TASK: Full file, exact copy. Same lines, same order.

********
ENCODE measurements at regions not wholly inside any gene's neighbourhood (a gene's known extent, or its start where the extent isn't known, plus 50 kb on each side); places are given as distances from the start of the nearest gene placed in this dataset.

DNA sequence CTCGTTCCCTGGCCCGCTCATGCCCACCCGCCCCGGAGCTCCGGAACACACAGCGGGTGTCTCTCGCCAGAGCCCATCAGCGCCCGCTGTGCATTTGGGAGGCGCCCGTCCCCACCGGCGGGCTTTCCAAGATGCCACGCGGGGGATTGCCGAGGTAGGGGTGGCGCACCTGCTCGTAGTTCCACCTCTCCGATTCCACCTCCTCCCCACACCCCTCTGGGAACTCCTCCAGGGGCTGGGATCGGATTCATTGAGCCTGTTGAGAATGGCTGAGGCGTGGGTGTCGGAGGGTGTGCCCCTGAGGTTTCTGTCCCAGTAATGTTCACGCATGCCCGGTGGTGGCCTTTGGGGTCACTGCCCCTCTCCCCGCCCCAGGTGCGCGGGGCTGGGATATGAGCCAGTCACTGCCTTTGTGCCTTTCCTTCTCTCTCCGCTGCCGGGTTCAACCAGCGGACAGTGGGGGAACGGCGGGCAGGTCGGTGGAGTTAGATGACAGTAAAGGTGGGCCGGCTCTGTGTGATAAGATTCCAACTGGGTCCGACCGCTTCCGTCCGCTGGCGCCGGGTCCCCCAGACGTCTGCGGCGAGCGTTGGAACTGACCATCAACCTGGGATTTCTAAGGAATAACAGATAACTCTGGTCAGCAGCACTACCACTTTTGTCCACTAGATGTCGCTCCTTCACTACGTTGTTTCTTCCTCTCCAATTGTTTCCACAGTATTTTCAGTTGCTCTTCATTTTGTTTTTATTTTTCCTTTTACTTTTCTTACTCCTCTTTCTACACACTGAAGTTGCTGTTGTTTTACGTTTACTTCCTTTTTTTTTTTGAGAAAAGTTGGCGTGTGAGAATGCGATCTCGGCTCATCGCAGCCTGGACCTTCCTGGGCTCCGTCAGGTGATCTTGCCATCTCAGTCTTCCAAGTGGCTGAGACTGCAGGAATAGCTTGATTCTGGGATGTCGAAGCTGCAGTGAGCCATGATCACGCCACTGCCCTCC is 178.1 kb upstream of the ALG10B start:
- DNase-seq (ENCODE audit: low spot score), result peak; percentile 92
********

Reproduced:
ENCODE measurements at regions not wholly inside any gene's neighbourhood (a gene's known extent, or its start where the extent isn't known, plus 50 kb on each side); places are given as distances from the start of the nearest gene placed in this dataset.

DNA sequence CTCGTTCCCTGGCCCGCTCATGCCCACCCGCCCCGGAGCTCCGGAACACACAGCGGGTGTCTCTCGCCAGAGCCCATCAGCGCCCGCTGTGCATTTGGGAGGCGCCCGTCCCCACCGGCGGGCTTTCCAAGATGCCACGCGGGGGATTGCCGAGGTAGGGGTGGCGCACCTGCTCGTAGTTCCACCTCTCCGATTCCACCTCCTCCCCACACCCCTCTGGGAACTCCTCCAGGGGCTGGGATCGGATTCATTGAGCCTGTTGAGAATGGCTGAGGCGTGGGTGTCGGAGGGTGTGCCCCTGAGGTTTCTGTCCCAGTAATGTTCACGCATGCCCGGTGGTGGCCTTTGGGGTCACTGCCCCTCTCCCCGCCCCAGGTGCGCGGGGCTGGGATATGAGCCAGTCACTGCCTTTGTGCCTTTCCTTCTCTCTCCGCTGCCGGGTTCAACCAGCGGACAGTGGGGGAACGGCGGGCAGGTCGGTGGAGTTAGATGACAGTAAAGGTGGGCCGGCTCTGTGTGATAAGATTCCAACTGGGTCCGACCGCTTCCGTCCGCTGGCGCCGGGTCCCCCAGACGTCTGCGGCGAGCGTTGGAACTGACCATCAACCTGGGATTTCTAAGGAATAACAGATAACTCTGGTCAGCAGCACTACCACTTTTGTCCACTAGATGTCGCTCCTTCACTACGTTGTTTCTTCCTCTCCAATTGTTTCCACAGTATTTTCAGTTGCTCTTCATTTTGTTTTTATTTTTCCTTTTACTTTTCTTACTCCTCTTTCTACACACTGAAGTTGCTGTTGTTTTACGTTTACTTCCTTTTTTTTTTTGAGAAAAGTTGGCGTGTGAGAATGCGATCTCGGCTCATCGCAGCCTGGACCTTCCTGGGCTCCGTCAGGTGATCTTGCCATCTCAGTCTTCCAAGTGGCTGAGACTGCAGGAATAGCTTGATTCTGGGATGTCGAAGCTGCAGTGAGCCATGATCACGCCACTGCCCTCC is 178.1 kb upstream of the ALG10B start:
- DNase-seq (ENCODE audit: low spot score), result peak; percentile 92